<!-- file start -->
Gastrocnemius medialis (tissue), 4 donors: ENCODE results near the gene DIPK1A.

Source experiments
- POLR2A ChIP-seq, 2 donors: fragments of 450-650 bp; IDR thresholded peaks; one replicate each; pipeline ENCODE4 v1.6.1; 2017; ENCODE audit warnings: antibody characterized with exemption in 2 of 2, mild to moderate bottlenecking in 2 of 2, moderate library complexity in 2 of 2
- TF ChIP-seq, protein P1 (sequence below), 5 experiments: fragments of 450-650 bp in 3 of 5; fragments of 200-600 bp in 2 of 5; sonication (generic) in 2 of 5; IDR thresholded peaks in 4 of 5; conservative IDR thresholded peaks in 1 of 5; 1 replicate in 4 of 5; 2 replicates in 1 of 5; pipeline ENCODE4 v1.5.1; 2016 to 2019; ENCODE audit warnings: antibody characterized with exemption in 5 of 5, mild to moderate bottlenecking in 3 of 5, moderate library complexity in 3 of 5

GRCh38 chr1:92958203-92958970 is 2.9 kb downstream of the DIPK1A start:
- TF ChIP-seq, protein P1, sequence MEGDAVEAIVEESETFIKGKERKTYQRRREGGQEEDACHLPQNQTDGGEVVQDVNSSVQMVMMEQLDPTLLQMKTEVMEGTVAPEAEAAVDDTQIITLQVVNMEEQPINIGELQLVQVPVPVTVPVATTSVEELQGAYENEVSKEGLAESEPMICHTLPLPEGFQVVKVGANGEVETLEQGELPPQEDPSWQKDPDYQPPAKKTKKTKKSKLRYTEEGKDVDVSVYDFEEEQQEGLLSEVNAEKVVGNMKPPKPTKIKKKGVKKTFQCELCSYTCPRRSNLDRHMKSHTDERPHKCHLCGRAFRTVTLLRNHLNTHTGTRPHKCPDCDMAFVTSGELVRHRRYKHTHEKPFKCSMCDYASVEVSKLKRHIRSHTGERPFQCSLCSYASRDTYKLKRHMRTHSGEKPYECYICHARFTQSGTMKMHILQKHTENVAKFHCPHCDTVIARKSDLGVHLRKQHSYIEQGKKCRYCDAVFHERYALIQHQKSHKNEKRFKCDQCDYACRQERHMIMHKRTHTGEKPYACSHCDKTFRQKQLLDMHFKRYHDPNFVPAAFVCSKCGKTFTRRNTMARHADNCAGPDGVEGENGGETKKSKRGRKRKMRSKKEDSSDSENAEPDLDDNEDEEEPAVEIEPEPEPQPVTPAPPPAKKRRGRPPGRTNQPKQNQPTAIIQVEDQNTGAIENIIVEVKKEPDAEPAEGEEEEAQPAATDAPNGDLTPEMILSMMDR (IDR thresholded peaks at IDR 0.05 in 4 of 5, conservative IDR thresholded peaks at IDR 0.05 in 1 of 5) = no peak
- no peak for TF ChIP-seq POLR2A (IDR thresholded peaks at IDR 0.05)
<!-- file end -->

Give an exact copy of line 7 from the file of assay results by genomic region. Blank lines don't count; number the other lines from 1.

- no peak for TF ChIP-seq POLR2A (IDR thresholded peaks at IDR 0.05)